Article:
On March 5, The Hill Country Amateur Radio Club celebrated the grand opening of their new communications facility in Kerrville adjacent to the Hill Country Youth Event Center at the River Star Arts and Events Park. Refreshments were served as club members talked with visitors and answered questions about “ham radio.”
The station was dedicated as a memorial to a former Hill Country Amateur Radio Club member, Bill Tynan, who passed away in 2018. Bill was one of the founders of AMSAT, the Radio Amateur Satellite Corporation and was influential in placing satellites into space for scientific and amateur radio communications purposes.
Tynan’s multi-decade contributions to the advancement of Amateur Radio are legendary and have been nationally recognized. His former call sign, W3XO, has been officially dedicated for use by the HCARC’s radio station as a memorial to him. Bill’s widow, Mattie Tynan, was on hand for the center’s dedication and cut the ribbon to officially open the facility.
During the event, a real-time demonstration of international communications was on-going throughout the open house. The radio system can also be used for communications within a small radius like Kerr County. The system bounces a signal off the atmosphere and can communicate with 156 countries worldwide.
The HCARC also has a trailer set up with a generator to take on site where communications are needed. Amateur Radio Operators (known as “hams”) are viewed as a critical and reliable component in the communications infrastructure “when all else fails.” Ham radios have been used during wildfires, tornadoes, and industrial disasters when communications are not available through regular means. Ham radio operators work hand in hand with emergency management officials throughout the world.
The Kerrville based Hill Country Amateur Radio Club has been in operation for over forty years and averages 100 members. Club President Bill Stegemueller emphasized the value of a centralized facility made possible with the assistance of the Kerr County Commissioners along with a healthy club investment and a lot of volunteer hours. Plans are already in the formative stage to expand the station’s capabilities over time to include additional operating positions and a permanent emergency generator.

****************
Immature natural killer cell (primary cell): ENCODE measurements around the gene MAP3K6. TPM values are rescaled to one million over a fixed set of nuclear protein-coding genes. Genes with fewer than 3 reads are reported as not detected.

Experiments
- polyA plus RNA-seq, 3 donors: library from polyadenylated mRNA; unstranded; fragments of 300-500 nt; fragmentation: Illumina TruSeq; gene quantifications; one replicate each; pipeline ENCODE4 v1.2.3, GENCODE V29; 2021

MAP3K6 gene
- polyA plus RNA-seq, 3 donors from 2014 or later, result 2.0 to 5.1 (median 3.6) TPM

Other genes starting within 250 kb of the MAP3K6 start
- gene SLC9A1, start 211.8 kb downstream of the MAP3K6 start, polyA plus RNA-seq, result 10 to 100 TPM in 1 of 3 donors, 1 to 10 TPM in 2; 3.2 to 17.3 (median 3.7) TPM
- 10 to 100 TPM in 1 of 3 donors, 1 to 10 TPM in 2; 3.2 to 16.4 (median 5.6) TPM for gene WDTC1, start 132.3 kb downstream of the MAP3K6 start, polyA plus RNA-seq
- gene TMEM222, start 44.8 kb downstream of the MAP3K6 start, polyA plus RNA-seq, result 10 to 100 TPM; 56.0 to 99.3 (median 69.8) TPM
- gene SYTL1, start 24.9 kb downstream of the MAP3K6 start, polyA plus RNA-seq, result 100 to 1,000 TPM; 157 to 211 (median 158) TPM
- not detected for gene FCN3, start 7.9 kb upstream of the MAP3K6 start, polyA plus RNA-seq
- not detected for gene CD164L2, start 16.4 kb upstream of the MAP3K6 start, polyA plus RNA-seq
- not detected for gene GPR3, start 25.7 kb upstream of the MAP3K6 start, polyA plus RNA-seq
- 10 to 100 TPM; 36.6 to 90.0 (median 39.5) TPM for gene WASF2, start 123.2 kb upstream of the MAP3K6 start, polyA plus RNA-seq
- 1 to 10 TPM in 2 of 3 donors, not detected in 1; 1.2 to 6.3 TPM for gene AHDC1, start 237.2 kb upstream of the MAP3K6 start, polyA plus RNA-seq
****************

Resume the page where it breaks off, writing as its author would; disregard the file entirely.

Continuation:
“Working together,” said Stegemueller “our member’s skills, resources and enthusiasm will take us to the next level in serving our county and surrounding communities. The Hill County is a magnet for many hams moving into the area. We welcome the opportunity to greet them and integrate their skills in our ongoing activities.” Stegemueller also remarked “We invite any interested Hill Country residents to come see what ham radio is all about and if interested, take advantage of our training classes and fellowship. We encourage interested people to join us during one of our regular meetings held the first Thursday of every month at 7pm in the Union Church building on Memorial Boulevard.”
Throughout the year, Amateur Radio license training classes and testing will be conducted atthe new facility. Training is available to anyone in the community wishing to learn about the many facets of ham radio and, if interested, how to assist with emergency communications when the need arises. The technician training course is $30 and the book used for the course is also $30, available through Amazon. The next training course is slated to begin on April 9 and will run for four Saturdays. For more information on the technician training course contact Dale Gaudier at firstname.lastname@example.org .
“This is a lifelong hobby that can interest all ages,” remarked Bill Stegemueller, Club President.
For more information about the cub, contact Bill Stegemueller, President, at 830-796-5799 or email@example.com or Clayson Lambert, Treasurer, at 830-285-8580. The club’s website, currently being updated, is kerrhams.org.